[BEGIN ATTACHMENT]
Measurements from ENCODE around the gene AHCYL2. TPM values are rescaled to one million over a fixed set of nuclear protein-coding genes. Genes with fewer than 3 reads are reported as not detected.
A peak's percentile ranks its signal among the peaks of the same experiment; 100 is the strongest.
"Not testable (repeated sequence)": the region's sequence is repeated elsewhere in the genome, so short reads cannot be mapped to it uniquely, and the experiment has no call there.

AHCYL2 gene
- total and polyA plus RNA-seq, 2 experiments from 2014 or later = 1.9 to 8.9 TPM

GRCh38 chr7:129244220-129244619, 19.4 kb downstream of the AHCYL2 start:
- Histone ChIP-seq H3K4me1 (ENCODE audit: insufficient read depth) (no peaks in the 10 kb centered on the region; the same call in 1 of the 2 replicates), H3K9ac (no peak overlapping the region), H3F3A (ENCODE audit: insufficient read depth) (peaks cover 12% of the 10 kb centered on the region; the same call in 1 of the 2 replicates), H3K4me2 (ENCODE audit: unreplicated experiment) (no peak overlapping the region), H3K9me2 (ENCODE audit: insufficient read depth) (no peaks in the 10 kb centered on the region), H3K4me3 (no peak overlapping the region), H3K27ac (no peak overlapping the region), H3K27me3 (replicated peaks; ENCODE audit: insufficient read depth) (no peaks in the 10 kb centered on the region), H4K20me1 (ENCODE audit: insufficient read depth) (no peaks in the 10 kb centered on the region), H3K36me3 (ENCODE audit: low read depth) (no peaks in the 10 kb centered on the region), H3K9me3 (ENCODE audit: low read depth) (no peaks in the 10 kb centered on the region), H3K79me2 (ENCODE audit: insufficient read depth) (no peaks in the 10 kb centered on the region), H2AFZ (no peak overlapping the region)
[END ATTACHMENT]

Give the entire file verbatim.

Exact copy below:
Measurements from ENCODE around the gene AHCYL2. TPM values are rescaled to one million over a fixed set of nuclear protein-coding genes. Genes with fewer than 3 reads are reported as not detected.
A peak's percentile ranks its signal among the peaks of the same experiment; 100 is the strongest.
"Not testable (repeated sequence)": the region's sequence is repeated elsewhere in the genome, so short reads cannot be mapped to it uniquely, and the experiment has no call there.

AHCYL2 gene
- total and polyA plus RNA-seq, 2 experiments from 2014 or later = 1.9 to 8.9 TPM

GRCh38 chr7:129244220-129244619, 19.4 kb downstream of the AHCYL2 start:
- Histone ChIP-seq H3K4me1 (ENCODE audit: insufficient read depth) (no peaks in the 10 kb centered on the region; the same call in 1 of the 2 replicates), H3K9ac (no peak overlapping the region), H3F3A (ENCODE audit: insufficient read depth) (peaks cover 12% of the 10 kb centered on the region; the same call in 1 of the 2 replicates), H3K4me2 (ENCODE audit: unreplicated experiment) (no peak overlapping the region), H3K9me2 (ENCODE audit: insufficient read depth) (no peaks in the 10 kb centered on the region), H3K4me3 (no peak overlapping the region), H3K27ac (no peak overlapping the region), H3K27me3 (replicated peaks; ENCODE audit: insufficient read depth) (no peaks in the 10 kb centered on the region), H4K20me1 (ENCODE audit: insufficient read depth) (no peaks in the 10 kb centered on the region), H3K36me3 (ENCODE audit: low read depth) (no peaks in the 10 kb centered on the region), H3K9me3 (ENCODE audit: low read depth) (no peaks in the 10 kb centered on the region), H3K79me2 (ENCODE audit: insufficient read depth) (no peaks in the 10 kb centered on the region), H2AFZ (no peak overlapping the region)